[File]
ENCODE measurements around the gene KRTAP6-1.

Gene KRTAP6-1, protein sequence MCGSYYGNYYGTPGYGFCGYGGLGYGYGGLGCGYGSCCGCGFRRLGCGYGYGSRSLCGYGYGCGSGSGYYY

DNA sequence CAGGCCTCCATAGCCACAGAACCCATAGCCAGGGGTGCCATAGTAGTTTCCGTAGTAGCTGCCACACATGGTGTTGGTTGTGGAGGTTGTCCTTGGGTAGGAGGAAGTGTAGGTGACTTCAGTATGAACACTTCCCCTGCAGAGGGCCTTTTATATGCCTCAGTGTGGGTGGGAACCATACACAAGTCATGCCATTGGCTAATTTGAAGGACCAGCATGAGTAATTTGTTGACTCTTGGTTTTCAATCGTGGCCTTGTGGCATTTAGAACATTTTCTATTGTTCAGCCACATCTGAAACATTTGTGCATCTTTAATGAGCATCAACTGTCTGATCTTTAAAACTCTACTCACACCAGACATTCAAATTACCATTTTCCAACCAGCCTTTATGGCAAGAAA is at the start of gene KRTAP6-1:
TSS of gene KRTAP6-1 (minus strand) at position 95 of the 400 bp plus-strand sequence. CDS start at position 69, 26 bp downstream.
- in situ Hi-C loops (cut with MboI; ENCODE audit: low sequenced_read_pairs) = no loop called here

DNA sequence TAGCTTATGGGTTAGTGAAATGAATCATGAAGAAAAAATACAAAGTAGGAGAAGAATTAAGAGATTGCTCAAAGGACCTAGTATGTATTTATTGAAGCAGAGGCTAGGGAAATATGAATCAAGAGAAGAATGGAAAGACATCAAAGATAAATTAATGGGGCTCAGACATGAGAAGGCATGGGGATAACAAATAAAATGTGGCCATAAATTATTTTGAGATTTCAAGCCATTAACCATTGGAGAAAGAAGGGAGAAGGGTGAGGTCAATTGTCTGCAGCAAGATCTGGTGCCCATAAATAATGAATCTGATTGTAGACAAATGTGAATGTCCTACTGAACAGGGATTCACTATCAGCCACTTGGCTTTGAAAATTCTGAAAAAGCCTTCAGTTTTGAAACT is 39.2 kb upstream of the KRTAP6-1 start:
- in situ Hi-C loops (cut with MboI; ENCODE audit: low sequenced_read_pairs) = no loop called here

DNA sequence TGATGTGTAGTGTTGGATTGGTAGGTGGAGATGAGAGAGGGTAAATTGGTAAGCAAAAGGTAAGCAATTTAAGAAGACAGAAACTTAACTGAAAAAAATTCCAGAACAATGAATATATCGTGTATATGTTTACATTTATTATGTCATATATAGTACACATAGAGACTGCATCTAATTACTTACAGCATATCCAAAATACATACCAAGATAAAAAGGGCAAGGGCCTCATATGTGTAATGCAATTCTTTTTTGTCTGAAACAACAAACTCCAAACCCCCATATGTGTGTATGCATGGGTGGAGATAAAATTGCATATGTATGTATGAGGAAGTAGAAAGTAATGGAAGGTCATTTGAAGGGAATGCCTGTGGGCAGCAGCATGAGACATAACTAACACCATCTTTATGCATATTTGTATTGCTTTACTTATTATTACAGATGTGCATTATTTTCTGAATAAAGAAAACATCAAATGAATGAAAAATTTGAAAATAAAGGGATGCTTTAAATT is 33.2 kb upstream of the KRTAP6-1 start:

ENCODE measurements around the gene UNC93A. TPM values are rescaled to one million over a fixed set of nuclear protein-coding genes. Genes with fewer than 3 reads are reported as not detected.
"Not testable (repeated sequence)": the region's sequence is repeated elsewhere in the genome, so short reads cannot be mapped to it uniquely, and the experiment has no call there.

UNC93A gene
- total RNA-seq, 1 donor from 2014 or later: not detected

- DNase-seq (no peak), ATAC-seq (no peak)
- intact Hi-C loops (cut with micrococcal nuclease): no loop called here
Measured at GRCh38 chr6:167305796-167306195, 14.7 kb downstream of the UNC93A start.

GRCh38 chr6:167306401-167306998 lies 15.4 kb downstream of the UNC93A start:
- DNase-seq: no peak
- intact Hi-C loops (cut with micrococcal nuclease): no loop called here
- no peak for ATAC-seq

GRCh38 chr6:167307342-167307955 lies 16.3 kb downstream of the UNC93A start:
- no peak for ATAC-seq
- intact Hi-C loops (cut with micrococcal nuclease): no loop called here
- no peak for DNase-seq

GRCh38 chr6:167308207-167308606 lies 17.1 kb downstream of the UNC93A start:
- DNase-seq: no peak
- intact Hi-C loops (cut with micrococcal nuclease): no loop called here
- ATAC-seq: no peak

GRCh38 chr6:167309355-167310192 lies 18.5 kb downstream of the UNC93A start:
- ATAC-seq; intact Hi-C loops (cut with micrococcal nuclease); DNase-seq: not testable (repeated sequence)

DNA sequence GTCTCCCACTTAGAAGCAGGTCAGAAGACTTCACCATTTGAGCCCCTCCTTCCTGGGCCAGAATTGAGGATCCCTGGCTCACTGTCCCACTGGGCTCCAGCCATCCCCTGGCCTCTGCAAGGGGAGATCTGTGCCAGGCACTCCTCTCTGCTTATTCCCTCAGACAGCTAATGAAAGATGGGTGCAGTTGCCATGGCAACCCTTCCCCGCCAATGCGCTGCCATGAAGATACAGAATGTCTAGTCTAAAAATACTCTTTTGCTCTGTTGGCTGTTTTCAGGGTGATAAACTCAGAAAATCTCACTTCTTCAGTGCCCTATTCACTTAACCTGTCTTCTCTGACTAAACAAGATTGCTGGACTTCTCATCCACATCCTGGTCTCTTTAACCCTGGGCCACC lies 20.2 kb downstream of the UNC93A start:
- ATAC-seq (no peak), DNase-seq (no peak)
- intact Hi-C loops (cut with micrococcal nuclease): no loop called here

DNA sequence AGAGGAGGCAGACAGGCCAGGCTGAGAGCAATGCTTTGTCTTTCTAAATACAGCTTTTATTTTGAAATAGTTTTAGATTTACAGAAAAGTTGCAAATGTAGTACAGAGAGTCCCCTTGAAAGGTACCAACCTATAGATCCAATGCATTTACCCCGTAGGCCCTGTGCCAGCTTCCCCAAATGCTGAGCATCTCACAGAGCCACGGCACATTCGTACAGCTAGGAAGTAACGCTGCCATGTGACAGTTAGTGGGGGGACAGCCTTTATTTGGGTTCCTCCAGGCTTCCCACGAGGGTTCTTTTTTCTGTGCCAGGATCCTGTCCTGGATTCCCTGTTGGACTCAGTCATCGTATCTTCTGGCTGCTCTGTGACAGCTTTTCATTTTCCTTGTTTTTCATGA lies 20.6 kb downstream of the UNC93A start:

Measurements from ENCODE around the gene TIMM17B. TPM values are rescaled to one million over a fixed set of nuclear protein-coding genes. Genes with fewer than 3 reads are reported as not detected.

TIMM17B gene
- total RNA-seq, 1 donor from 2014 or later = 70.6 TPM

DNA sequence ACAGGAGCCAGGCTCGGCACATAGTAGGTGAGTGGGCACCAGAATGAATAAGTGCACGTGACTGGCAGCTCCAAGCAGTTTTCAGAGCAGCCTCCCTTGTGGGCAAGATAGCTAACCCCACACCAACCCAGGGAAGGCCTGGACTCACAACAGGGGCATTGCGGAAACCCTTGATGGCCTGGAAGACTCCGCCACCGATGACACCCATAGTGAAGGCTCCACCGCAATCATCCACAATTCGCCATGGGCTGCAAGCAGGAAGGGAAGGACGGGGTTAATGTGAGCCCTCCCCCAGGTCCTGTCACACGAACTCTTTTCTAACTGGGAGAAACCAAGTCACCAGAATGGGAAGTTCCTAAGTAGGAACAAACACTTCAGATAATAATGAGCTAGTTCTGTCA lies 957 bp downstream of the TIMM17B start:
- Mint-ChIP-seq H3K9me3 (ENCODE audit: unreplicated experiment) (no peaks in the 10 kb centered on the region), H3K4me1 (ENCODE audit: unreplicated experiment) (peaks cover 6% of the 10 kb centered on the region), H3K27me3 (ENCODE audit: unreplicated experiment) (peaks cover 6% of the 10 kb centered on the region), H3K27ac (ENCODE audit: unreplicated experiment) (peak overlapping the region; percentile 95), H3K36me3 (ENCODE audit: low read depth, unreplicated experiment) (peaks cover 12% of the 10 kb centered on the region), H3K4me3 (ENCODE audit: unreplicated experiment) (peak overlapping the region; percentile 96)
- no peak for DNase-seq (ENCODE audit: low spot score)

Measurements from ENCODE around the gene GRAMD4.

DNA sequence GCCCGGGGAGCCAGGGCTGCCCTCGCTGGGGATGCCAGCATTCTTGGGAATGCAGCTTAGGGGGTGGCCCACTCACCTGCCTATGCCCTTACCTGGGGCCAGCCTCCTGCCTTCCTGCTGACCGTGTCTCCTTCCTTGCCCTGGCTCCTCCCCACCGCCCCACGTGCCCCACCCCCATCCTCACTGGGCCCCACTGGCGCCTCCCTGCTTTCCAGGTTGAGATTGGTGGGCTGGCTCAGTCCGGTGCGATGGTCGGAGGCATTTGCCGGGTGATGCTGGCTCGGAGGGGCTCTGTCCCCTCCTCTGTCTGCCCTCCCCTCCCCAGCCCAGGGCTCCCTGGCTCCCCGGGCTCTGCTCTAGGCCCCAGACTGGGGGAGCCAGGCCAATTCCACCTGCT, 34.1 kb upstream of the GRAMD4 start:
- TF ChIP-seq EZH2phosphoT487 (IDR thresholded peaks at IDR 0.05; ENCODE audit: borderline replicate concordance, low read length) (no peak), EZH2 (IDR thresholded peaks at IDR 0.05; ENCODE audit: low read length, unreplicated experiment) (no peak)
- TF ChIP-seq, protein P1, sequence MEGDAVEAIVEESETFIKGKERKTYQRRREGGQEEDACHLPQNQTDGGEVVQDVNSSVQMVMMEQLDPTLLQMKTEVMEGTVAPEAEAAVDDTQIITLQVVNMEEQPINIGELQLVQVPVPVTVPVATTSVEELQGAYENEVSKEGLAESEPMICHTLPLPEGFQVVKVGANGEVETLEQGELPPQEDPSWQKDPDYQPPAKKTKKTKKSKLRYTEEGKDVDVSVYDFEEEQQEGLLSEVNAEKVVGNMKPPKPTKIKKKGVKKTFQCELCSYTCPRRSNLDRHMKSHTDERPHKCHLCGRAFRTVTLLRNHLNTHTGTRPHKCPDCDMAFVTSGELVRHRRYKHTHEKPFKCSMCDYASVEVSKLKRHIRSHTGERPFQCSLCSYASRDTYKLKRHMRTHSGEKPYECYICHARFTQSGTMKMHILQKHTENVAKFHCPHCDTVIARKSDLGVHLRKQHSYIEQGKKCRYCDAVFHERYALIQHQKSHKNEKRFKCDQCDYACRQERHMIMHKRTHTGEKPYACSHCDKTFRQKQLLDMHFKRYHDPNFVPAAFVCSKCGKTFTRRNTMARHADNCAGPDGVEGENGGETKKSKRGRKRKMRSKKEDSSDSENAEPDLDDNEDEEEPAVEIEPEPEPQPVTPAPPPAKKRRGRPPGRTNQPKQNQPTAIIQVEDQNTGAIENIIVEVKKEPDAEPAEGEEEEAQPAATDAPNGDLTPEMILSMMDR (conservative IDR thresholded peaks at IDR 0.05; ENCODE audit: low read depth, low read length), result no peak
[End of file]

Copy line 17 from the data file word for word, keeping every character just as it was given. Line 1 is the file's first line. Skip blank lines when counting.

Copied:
- DNase-seq: no peak